you taken in and pay a fancy price. There is not a glut of country-houses in the market. Leave it to me.’
‘Lady Elizabeth is a most knowing and business-like person, you will find,’ said the Archdeacon. ‘Dear young lady, be persuaded, and spend at least a fortnight with us.’
‘Besides,’ said the Venerable the Archdeaconess, ‘I should like to have Vigurs under my eye. You have no conception what a stimulus it gives to activity and genius when I overlook the workmen. Vigurs, the dentist, has a great respect for me. He would take infinite pains over you, if he knew I was watching him. Vigurs is a good man—still, the best need supervision.’
‘There’s something in that,’ said Mr. Rigsby.
‘Then, again,’ said Lady Elizabeth, ‘I am bent on getting my niece, Lady Grace Eveleigh, to us after Christmas, and I am eager that you, Miss Rigsby, should know her, and see, if that could possibly be contrived, the Duke’s beautiful place, Court Royal, which I assure you is one of the finest residences in the West of England. The Duke would be so interested to hear from your father all about Indian affairs; his Grace is particularly interested in India, and, of course, also Ceylon. It would be a treat to him to talk them over with your father, and you—you will be enraptured with the beauty and comfort of Court Royal. Leave this to me: I am a manager. I will get Lady Grace to visit us, and she will invite you there. You are sure to get on well together.’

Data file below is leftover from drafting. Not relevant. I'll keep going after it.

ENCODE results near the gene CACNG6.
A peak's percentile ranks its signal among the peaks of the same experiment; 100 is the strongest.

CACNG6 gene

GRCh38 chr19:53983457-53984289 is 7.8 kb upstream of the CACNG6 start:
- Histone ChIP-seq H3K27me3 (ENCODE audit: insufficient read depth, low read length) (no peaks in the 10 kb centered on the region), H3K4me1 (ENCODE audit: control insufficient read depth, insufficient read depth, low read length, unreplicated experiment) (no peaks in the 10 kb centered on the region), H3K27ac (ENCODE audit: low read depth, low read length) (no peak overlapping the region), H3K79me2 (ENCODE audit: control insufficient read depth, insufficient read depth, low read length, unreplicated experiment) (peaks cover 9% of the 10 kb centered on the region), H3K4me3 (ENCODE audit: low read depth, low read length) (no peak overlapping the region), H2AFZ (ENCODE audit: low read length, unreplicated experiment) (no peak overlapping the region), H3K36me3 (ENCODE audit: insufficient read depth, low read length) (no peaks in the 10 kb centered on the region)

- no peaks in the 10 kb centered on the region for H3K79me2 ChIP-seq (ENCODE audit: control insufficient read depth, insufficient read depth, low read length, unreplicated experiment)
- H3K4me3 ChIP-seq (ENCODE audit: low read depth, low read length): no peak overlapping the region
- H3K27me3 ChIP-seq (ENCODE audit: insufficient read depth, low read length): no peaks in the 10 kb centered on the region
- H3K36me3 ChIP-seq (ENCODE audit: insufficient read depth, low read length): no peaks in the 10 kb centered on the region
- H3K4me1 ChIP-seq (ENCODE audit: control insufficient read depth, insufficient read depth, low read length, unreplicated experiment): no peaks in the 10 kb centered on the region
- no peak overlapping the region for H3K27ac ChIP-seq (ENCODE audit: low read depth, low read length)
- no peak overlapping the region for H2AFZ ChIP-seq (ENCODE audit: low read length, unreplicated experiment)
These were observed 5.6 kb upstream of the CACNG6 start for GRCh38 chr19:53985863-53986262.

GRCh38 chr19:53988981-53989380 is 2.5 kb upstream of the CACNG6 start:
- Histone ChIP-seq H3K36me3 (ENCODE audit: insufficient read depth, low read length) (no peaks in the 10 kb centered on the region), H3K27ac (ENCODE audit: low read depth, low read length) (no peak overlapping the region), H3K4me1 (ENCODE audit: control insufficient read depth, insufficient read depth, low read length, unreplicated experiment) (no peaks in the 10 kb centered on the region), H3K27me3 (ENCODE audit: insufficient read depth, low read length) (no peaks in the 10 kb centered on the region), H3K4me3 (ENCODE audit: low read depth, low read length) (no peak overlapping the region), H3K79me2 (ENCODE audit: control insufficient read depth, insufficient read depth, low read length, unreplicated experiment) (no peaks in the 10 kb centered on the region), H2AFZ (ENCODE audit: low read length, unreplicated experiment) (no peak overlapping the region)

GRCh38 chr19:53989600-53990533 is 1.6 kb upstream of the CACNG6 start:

Lady Elizabeth played to her husband’s bat, but the Rigsbys did not see her play. Father and daughter were flattered. The invitation was accepted.
As the Archdeacon and his wife drove home in their brougham, Lord Edward said to his better half—
‘What do you think of her? She is not ugly.’
‘Not pronouncedly ugly, certainly. She is simply uninteresting. I do not think that Saltcombe will care for her.’
‘He must take her,’ said the Archdeacon, agitated, putting his hand on that of his wife, and it shook. ‘If he does not, the whole house of Kingsbridge will collapse. My dear Elizabeth, the crash is imminent. I cannot see how it can be averted except by Saltcombe’s marriage.’
‘But he is so inert. He will not realise the state of affairs.’
‘That is true. But I take on myself to make him realise